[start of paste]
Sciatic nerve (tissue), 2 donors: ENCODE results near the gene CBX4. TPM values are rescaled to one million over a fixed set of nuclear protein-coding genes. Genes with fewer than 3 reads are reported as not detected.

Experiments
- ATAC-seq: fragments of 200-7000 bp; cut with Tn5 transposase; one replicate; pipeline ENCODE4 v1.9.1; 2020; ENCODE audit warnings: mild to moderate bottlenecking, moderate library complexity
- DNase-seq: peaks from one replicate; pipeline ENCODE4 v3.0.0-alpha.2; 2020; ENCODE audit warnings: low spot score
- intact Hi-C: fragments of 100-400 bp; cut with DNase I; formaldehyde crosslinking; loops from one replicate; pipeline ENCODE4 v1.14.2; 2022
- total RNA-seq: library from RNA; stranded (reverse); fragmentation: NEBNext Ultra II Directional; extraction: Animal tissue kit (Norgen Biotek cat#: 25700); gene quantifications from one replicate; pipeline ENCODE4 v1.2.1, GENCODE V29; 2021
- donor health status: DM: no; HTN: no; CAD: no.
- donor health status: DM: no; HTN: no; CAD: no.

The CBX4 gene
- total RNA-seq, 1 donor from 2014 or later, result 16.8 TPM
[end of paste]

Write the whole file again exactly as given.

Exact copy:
Sciatic nerve (tissue), 2 donors: ENCODE results near the gene CBX4. TPM values are rescaled to one million over a fixed set of nuclear protein-coding genes. Genes with fewer than 3 reads are reported as not detected.

Experiments
- ATAC-seq: fragments of 200-7000 bp; cut with Tn5 transposase; one replicate; pipeline ENCODE4 v1.9.1; 2020; ENCODE audit warnings: mild to moderate bottlenecking, moderate library complexity
- DNase-seq: peaks from one replicate; pipeline ENCODE4 v3.0.0-alpha.2; 2020; ENCODE audit warnings: low spot score
- intact Hi-C: fragments of 100-400 bp; cut with DNase I; formaldehyde crosslinking; loops from one replicate; pipeline ENCODE4 v1.14.2; 2022
- total RNA-seq: library from RNA; stranded (reverse); fragmentation: NEBNext Ultra II Directional; extraction: Animal tissue kit (Norgen Biotek cat#: 25700); gene quantifications from one replicate; pipeline ENCODE4 v1.2.1, GENCODE V29; 2021
- donor health status: DM: no; HTN: no; CAD: no.
- donor health status: DM: no; HTN: no; CAD: no.

The CBX4 gene
- total RNA-seq, 1 donor from 2014 or later, result 16.8 TPM